Secured financing to regulated commercial banks has always been provided by the U.S. Federal Reserve through its discount window. However, the discount window is not accessible to dealers not regulated as banks.

For the cash that was lost by the exit of repo counterparties and other less suitable funding sources to be replaced, there may be lessening of the extent to which a dealer bank is financed by traditional insured bank deposits during a solvency crisis.

The Flight of Prime Brokerage Clients

The cash and securities left by customers in their prime brokerage accounts are sometimes partly used by prime brokers to finance themselves. In the U.K., securities and cash in prime brokerage accounts are generally comingled with assets of prime brokers and are, therefore, available to the prime brokers for the purposes of their business.

A prime broker in the U.S. must aggregate its clients’ free balances in safe areas of the broker dealer’s business-related activities to servicing its customers or deposit the funds in a reserve bank account to prevent the comingling of customer and company funds.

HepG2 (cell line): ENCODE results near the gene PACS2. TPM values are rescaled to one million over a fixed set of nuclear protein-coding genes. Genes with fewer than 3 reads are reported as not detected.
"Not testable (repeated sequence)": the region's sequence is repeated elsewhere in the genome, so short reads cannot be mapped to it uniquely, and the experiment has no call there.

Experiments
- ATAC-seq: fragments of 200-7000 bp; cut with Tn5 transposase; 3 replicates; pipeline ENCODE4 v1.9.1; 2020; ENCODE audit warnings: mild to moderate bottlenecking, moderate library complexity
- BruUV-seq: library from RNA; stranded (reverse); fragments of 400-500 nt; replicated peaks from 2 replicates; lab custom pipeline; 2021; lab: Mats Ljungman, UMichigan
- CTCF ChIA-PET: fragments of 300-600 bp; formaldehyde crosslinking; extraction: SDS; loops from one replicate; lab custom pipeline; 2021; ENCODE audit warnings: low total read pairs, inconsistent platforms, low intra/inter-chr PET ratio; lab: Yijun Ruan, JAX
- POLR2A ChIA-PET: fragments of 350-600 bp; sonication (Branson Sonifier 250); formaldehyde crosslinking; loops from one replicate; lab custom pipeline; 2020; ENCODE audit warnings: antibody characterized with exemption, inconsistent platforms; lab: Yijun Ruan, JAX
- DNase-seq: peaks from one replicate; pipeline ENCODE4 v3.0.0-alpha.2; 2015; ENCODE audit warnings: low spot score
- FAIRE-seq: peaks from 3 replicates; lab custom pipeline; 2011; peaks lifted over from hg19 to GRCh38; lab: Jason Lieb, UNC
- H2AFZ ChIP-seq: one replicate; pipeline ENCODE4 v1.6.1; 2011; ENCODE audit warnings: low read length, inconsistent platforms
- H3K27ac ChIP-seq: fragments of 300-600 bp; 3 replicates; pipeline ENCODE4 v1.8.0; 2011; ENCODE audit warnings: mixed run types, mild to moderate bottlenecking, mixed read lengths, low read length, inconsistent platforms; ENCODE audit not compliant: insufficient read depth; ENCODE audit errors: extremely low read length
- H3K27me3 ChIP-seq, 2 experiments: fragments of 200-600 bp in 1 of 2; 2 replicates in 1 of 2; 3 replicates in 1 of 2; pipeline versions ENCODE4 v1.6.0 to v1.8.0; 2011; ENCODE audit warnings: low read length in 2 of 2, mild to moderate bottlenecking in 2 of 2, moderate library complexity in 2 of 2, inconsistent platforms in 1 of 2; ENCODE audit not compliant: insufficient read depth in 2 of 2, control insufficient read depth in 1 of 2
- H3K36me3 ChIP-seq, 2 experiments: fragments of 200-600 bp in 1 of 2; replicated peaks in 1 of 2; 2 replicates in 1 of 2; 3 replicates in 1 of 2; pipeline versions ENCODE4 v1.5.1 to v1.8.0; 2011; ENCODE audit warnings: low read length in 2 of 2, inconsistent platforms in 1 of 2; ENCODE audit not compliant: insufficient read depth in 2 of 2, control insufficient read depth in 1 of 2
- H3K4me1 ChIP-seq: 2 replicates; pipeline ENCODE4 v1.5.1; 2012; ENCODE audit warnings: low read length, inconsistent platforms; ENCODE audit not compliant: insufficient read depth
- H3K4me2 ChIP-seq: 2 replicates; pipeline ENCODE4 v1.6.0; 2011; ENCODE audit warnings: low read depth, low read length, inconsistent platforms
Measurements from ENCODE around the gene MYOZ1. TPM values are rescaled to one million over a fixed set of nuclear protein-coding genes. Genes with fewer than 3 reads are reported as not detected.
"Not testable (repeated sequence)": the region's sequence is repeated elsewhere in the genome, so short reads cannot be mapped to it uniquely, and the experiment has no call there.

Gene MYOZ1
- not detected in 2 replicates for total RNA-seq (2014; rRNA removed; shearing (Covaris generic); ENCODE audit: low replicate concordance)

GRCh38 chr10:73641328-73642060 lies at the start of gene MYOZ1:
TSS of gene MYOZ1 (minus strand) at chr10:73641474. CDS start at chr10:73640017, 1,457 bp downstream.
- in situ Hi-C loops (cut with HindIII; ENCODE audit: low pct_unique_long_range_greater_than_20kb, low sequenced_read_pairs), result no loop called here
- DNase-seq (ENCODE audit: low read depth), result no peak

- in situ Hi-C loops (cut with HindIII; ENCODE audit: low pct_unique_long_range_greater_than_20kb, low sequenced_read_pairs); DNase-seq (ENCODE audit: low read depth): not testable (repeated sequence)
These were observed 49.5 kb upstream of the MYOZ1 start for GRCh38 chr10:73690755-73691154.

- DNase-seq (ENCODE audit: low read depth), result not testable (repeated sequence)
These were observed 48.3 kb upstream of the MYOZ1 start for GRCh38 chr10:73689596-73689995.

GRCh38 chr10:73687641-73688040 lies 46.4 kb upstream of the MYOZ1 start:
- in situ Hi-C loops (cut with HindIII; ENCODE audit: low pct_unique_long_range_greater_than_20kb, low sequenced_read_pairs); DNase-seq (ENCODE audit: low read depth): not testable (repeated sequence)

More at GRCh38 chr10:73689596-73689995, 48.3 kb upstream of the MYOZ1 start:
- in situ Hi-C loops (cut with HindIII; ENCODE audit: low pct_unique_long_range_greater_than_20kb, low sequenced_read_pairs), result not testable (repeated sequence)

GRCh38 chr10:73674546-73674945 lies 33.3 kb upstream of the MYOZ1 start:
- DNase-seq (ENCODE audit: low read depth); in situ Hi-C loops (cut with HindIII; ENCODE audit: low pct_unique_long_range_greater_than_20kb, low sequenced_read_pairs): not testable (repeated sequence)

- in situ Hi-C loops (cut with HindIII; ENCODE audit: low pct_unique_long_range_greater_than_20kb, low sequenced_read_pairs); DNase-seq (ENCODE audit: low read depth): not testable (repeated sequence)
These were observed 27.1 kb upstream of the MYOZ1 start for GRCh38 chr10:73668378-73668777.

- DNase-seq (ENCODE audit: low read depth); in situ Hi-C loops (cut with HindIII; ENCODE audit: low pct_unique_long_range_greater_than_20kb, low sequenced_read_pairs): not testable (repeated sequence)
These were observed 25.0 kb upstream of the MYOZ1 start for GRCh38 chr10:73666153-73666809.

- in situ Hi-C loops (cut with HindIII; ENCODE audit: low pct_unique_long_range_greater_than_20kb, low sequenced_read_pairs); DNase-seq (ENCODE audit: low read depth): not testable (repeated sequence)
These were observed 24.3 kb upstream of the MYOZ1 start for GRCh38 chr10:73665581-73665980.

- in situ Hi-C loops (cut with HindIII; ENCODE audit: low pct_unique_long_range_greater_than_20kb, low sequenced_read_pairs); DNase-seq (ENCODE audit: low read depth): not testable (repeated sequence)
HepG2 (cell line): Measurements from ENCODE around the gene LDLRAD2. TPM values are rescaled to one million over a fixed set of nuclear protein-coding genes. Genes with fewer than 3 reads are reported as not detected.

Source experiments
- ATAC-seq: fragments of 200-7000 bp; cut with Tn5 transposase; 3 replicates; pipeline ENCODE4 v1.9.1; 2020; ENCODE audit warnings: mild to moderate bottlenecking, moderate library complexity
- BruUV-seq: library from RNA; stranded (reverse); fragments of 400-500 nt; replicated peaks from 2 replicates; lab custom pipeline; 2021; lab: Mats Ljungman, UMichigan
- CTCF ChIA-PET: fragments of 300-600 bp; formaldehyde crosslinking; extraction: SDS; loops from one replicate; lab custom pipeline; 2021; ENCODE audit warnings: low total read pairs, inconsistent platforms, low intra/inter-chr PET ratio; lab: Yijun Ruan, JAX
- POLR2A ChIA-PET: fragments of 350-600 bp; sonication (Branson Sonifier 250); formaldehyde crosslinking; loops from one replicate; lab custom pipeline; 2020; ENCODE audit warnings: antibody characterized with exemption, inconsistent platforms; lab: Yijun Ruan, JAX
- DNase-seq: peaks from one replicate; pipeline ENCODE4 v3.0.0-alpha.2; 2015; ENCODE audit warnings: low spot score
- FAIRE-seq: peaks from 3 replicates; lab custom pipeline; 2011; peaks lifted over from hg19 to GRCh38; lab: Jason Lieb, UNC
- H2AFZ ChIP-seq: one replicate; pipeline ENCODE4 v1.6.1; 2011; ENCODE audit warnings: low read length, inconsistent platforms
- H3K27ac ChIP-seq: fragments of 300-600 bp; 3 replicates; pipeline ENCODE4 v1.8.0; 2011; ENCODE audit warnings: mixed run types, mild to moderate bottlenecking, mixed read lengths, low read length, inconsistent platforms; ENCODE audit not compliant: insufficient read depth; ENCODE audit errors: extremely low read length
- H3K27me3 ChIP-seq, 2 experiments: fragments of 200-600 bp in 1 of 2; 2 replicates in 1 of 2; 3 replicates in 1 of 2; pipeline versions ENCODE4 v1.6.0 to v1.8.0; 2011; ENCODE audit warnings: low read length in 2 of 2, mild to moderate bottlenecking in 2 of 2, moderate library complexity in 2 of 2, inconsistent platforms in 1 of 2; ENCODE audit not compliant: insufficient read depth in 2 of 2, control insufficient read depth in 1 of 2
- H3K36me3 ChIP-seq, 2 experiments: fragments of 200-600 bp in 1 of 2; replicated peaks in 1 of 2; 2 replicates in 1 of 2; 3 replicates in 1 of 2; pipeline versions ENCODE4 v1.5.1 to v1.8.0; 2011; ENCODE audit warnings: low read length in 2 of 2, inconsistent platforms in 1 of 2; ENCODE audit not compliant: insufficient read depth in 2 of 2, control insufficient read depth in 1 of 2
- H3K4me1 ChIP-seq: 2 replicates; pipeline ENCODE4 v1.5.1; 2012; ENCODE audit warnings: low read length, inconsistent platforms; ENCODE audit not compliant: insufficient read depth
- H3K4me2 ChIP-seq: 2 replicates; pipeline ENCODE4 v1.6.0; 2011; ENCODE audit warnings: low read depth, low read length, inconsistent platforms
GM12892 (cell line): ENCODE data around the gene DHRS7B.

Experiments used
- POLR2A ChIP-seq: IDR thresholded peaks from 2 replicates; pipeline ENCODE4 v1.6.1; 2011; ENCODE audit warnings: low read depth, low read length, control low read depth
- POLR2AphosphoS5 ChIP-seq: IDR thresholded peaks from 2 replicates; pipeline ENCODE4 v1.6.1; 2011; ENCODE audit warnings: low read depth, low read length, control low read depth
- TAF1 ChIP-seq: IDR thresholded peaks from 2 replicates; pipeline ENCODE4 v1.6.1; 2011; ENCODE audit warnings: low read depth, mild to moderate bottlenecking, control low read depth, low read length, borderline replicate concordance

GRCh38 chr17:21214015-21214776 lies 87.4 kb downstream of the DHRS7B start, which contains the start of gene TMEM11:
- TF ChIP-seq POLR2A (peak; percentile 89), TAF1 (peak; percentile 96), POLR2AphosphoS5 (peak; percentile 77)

The financing provided by prime brokers to their clients is typically secured by the assets of those clients’ prime brokers. In the U.S., the asset of a client can also be used as collateral to finance a dealer bank’s margin loans through re-hypothecation.

The weakening of a dealer bank’s financial position may lead hedge funds to move their prime brokerage accounts elsewhere. The cash liquidity problems of a prime broker in the U.S. can be exacerbated by its prime brokerage business with or without the clients running.

The dealer could continuously demand a hedge fund cash margin loans backed by securities left by the hedge fund in its prime brokerage account, under its contract with the prime broker.

The prime broker may have to use its own cash to meet the demands of other customers on short notice since the running of prime brokerage customers can leave them with insufficient cash to be pulled from their free credit balances to meet the said demands.